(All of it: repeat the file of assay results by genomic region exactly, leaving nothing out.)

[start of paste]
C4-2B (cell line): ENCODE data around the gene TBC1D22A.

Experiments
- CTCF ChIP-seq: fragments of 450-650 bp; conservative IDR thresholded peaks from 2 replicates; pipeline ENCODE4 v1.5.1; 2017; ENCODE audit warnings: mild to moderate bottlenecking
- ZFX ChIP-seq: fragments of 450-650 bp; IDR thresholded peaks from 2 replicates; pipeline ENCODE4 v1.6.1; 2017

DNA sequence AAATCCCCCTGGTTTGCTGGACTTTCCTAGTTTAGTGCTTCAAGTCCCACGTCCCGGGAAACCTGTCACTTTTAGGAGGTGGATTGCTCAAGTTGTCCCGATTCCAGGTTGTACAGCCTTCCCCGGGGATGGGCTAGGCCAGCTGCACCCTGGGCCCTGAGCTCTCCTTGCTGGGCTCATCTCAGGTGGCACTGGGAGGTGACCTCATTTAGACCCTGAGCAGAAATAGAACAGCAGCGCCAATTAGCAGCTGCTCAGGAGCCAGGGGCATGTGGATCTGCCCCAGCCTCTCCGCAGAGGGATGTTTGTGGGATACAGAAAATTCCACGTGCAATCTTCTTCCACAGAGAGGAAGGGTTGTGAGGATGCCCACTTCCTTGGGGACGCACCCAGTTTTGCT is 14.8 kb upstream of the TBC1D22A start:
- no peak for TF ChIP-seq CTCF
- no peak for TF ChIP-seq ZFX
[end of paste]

C4-2B (cell line): ENCODE data around the gene TBC1D22A.

Experiments
- CTCF ChIP-seq: fragments of 450-650 bp; conservative IDR thresholded peaks from 2 replicates; pipeline ENCODE4 v1.5.1; 2017; ENCODE audit warnings: mild to moderate bottlenecking
- ZFX ChIP-seq: fragments of 450-650 bp; IDR thresholded peaks from 2 replicates; pipeline ENCODE4 v1.6.1; 2017

DNA sequence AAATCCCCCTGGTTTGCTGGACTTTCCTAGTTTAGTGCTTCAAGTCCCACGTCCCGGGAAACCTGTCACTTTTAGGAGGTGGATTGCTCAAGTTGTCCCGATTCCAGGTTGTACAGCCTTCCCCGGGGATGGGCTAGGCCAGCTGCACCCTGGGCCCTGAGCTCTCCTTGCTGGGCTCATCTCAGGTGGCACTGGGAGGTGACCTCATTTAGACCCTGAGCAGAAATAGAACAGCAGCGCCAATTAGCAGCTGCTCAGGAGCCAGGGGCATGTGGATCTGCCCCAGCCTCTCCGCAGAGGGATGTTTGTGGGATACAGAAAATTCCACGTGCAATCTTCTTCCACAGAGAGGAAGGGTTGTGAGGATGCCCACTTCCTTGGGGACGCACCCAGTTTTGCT is 14.8 kb upstream of the TBC1D22A start:
- no peak for TF ChIP-seq CTCF
- no peak for TF ChIP-seq ZFX